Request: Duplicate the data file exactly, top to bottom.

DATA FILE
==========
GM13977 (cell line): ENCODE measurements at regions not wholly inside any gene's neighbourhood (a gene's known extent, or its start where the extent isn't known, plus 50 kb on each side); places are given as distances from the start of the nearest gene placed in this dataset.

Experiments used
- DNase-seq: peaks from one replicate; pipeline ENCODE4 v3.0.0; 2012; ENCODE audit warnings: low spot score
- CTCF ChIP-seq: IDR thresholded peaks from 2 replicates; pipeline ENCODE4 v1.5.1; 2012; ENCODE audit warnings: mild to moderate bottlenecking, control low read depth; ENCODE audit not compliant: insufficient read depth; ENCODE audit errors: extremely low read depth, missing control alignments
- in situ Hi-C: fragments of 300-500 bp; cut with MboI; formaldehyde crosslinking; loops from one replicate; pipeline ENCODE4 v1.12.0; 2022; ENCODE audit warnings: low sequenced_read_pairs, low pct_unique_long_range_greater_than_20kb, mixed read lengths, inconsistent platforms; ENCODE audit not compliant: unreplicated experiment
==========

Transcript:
GM13977 (cell line): ENCODE measurements at regions not wholly inside any gene's neighbourhood (a gene's known extent, or its start where the extent isn't known, plus 50 kb on each side); places are given as distances from the start of the nearest gene placed in this dataset.

Experiments used
- DNase-seq: peaks from one replicate; pipeline ENCODE4 v3.0.0; 2012; ENCODE audit warnings: low spot score
- CTCF ChIP-seq: IDR thresholded peaks from 2 replicates; pipeline ENCODE4 v1.5.1; 2012; ENCODE audit warnings: mild to moderate bottlenecking, control low read depth; ENCODE audit not compliant: insufficient read depth; ENCODE audit errors: extremely low read depth, missing control alignments
- in situ Hi-C: fragments of 300-500 bp; cut with MboI; formaldehyde crosslinking; loops from one replicate; pipeline ENCODE4 v1.12.0; 2022; ENCODE audit warnings: low sequenced_read_pairs, low pct_unique_long_range_greater_than_20kb, mixed read lengths, inconsistent platforms; ENCODE audit not compliant: unreplicated experiment